The Martinez Campbell Theatre is truly becoming an East Bay “go-to” theatrical venue as the quality and variety of shows continue to get better and more engaging. This past week, one of my favorite all-time dramatic masterpieces, “The Glass Menagerie” by Tennessee Williams, has come to full readiness on this warm and welcoming stage.
Williams, whose full name was Thomas Lanier Williams. He adopted the nickname “Tennessee” while in college. He wrote “The Glass Menagerie,” his first financially successful play in 1945. It immediately became critically acclaimed, drawing huge audiences and winning significant awards.
Over the course of his lifetime, Williams wrote 25 full-length plays, dozens of screenplays, two novels, a novella, 60 short stories, more than 100 poems and an autobiography. He was awarded two Pulitzer Prizes and four New York Drama Critics’ Circle Awards. He is widely considered the equal of Eugene O’Neill and Arthur Miller as a renowned theater author. In later years, Williams became deeply addicted to drugs and alcohol and ultimately died by chocking to death on a bottle cap in 1983. His father, C. C. Williams, was a domineering, abusive drunkard and womanizer, who made life painfully miserable for his withdrawn, genteel wife who was a pastor’s daughter. He continuously embarrassed his only son by referring to him as “Miss Nancy, because of his weak and sensitive nature.
“The Glass Menagerie” is a memory play with strong autobiographical elements and is the play that catapulted Williams from obscurity to fame. It consists of four characters: a histrionic, domineering mother, Amanda (Shay Oglesby-Smith), still indelibly immersed in her Southern proclivities and her fragile-as-glass daughter, Laura (Anna-Oglesby-Smith), imprisoned as a painfully shy young woman suffering a schizophrenic existence and nurtured in large part by an embarrassing physical disability. The principal male figure and the story’s narrator is Amanda’s son, Tom (Carter Chastain), who supports the family by working in a shoe factory as a very low pay warehousemen–a job that he truly detests. The fourth and final addition to the story is a former high school friend and compassionate coworker, Jim O’Connor (Ariel Sandino).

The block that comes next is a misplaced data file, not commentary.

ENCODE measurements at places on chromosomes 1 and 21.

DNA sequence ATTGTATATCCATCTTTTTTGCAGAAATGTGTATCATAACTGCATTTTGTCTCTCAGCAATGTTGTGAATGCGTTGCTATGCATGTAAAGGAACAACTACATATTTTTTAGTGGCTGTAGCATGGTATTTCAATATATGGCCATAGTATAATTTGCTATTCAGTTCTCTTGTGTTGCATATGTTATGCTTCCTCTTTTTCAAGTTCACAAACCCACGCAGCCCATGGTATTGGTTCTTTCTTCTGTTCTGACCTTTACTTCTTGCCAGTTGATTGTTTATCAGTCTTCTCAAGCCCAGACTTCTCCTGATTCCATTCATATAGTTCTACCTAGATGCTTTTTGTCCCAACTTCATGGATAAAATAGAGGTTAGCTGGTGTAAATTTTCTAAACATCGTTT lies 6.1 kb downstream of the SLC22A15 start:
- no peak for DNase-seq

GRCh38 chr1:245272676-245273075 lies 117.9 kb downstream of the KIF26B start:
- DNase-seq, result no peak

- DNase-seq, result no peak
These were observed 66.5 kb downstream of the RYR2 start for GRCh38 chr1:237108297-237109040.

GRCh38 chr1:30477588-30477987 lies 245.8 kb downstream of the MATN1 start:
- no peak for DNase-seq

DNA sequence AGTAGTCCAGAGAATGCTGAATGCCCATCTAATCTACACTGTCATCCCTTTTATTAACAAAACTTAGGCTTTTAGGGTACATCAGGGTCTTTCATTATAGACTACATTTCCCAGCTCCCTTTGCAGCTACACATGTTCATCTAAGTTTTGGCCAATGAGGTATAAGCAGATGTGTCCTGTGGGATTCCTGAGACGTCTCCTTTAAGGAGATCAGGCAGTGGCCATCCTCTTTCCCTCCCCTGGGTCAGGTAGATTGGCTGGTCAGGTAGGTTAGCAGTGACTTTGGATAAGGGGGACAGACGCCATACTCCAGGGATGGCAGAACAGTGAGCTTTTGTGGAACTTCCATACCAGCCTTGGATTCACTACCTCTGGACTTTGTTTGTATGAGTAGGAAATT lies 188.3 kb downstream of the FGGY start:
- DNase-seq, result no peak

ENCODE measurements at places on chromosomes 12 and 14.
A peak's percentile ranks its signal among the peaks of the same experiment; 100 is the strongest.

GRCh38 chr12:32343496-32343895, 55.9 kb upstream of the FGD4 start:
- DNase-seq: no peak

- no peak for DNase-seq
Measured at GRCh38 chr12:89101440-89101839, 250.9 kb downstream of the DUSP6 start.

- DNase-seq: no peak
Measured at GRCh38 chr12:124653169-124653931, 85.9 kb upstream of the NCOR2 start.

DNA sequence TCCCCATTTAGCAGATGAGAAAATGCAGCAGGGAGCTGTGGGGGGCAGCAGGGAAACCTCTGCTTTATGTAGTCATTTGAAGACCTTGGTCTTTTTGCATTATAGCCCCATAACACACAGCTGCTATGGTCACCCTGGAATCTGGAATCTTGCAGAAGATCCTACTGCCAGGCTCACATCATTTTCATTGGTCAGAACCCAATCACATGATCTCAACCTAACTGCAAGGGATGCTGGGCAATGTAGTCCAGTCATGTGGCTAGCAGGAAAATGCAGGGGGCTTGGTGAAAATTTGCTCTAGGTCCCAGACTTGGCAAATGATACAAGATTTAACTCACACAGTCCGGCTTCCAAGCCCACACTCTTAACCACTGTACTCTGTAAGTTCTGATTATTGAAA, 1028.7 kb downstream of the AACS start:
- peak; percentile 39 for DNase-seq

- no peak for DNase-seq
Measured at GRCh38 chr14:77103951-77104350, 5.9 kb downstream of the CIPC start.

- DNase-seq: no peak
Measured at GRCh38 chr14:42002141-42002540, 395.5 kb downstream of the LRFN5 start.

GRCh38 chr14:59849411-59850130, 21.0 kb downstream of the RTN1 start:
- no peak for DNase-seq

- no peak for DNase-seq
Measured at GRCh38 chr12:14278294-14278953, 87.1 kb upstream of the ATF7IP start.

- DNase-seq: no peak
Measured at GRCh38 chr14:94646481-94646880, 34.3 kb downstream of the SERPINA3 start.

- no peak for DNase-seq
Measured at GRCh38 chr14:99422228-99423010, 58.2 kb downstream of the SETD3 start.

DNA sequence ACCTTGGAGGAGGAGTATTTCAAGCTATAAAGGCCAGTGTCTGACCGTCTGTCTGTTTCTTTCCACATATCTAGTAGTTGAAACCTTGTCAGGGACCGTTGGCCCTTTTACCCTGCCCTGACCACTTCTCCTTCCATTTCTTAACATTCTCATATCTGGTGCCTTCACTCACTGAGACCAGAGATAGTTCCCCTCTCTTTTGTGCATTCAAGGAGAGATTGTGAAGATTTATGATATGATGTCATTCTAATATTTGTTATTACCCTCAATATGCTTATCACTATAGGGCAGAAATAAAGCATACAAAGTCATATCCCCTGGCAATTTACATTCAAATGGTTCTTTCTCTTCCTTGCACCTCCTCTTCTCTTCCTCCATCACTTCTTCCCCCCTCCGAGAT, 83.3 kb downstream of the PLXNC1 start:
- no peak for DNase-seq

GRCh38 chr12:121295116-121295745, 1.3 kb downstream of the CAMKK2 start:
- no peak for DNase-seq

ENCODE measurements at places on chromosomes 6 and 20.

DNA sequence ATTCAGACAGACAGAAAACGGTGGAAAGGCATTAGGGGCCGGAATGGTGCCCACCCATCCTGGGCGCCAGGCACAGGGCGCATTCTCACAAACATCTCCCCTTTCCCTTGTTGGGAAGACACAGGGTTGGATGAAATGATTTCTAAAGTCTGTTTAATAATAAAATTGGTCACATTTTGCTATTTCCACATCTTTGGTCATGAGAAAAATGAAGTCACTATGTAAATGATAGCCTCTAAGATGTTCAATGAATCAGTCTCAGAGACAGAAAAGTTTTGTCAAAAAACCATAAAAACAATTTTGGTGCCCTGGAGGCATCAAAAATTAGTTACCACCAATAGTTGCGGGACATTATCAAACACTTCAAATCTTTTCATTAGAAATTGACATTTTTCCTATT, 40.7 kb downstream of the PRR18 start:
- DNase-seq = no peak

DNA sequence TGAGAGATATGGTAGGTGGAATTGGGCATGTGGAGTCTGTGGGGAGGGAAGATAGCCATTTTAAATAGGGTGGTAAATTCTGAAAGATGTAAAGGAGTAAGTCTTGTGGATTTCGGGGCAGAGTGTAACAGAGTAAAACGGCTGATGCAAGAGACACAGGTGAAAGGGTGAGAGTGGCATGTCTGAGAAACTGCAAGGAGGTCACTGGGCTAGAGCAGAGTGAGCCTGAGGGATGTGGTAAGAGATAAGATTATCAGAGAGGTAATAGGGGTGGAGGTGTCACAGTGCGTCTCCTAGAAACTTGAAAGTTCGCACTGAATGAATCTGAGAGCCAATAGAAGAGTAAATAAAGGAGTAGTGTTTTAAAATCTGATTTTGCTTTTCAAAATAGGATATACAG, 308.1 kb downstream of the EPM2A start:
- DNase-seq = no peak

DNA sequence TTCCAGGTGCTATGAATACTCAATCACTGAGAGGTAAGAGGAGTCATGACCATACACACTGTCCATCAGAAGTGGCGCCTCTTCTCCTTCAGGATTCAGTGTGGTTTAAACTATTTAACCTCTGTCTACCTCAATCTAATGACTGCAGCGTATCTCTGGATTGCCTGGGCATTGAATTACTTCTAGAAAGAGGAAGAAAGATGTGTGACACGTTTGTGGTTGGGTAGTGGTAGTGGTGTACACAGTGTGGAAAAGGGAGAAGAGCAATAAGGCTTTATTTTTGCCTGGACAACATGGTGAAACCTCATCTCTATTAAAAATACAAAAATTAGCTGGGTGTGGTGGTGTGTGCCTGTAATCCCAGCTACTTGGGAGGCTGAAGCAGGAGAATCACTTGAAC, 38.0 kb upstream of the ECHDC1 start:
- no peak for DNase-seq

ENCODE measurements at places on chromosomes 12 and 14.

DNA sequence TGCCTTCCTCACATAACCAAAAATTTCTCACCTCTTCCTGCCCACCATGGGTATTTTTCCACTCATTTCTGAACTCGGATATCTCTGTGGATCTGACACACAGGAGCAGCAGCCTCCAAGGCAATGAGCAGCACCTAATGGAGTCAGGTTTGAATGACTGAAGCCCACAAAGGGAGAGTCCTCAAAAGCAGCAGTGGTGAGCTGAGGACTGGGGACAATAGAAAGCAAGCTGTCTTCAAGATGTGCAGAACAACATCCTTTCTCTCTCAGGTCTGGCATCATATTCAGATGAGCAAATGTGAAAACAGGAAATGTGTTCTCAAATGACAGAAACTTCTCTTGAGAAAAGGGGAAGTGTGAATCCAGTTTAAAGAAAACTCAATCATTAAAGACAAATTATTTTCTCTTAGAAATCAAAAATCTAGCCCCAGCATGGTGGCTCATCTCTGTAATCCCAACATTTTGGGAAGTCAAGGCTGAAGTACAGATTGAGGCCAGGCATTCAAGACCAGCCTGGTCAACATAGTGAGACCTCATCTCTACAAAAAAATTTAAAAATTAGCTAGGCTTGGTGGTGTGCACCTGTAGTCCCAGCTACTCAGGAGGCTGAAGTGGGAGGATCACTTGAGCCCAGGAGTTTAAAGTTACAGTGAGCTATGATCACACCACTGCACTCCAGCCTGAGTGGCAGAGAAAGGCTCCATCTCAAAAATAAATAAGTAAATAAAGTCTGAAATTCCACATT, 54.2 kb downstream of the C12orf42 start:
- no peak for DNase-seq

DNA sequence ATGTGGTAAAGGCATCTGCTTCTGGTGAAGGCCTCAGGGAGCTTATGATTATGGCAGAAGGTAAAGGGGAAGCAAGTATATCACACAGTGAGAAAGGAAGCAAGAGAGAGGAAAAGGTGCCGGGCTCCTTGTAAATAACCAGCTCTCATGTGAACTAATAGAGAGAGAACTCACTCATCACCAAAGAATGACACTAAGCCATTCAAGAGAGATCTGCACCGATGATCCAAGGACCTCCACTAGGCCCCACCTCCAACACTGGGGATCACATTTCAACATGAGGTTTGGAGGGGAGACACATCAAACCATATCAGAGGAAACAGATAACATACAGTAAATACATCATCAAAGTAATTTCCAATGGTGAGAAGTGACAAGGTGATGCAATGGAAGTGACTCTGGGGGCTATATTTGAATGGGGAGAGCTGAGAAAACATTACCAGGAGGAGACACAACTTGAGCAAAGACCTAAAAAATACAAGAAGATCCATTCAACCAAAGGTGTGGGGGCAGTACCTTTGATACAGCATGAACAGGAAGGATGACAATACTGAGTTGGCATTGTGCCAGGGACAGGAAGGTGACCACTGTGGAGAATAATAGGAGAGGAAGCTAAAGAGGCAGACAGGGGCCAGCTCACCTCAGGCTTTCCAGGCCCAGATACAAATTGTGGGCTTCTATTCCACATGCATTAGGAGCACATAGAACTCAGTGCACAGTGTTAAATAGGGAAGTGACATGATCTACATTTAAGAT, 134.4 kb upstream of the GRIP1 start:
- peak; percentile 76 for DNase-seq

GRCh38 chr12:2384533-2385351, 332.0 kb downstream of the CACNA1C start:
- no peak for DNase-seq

Tom struggles daily with his mother’s incessant nit-picking over habits she feels are detrimental to him. His sister Laura struggles with life-long insecurities and deeply held secrets that ultimately draw her mother to the conclusion that the only avenue to secure her daughter’s future security is to find an “appropriate” potential husband for her. All of this leads to Amanda insisting that her son invite a co-worker, specifically a “suitable” non-alcoholic coworker and potential husband, to their home for dinner to meet Laura.
This play is artfully directed by seasoned actor, director and Shelley award-winning producer Randy Anger. The mother and daughter acting team, Shay and Anna, have long wanted to play the iconic roles of Amanda and Laura and have done so in this production with poignant perfection.
Their male counterparts Carter Chastain and Jim O’Connor are seasoned actors as well and delivered sterling performances.
The creative team includes the multiple award-winning set-designer, Diane McRice and lighting designers Todd Drummond and Dave Pursley. The appropriate costumes for this production are designed and prepared by costumer, Lisa Danz.
This play is an Onstage Theater-sponsored production and co-produced with Randy Anger’s Plotline Theatre Company.
“The Glass Menagerie” continues Thursday at 7:30 p.m.; Friday and Saturday at 8 p.m and Sunday at 2:30 p.m. through Feb.2. Ticket prices are $22 for adults and $19 for seniors and students. Purchase tickets at www.brownpapertickets.com or call 925.350.9770.
The Campbell Theater venue is located at 636 Ward Street in Martinez, CA.
Charles Jarrett is a journalist, photographer and voice-over artist. He is a member of the San Francisco Theater Critics Circle. His reviews appear frequently in the Orinda News, Martinez Gazette and Rossmoor News. Email comments to email@example.com.